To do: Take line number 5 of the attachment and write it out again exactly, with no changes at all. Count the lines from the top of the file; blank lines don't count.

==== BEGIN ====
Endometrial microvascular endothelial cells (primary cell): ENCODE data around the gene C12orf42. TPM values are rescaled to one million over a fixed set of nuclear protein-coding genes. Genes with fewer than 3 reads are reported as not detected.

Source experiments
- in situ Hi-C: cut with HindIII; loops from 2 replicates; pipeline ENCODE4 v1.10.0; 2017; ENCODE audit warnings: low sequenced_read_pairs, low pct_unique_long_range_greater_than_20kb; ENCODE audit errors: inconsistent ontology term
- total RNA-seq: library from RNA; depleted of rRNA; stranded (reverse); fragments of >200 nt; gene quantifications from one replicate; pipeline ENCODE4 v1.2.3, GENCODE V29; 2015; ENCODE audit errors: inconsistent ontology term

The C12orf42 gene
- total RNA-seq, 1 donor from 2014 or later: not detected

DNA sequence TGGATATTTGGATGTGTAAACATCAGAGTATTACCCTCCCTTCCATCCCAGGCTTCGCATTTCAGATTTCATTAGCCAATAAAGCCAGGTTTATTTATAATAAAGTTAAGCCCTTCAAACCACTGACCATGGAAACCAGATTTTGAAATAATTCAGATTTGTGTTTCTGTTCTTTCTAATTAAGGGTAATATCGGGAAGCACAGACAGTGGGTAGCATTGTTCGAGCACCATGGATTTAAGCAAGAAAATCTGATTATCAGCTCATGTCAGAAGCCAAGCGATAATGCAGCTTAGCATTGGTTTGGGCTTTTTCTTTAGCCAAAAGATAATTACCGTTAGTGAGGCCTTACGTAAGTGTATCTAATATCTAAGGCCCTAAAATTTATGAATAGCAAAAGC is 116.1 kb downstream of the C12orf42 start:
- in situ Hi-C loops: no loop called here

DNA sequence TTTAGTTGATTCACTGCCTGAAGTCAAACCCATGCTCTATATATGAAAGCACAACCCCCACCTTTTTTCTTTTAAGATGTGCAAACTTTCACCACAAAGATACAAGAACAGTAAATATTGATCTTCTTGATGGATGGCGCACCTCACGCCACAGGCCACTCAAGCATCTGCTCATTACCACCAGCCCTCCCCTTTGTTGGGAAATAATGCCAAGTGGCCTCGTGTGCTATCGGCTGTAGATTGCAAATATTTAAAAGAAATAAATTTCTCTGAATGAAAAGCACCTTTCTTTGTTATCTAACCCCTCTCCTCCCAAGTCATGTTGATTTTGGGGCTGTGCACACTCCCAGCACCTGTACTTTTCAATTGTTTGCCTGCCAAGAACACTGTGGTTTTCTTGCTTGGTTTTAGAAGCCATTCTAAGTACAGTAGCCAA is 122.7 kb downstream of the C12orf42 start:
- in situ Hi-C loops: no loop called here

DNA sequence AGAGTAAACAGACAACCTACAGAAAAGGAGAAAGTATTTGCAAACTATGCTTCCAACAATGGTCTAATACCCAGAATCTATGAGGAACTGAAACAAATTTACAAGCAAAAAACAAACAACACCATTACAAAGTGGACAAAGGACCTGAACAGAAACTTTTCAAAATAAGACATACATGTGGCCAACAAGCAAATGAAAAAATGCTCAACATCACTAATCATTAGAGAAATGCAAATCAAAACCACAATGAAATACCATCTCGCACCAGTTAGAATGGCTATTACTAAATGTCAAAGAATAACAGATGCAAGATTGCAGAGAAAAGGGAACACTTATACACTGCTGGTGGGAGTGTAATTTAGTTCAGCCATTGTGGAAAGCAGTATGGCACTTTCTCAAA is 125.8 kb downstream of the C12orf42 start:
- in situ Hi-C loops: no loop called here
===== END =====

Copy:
The C12orf42 gene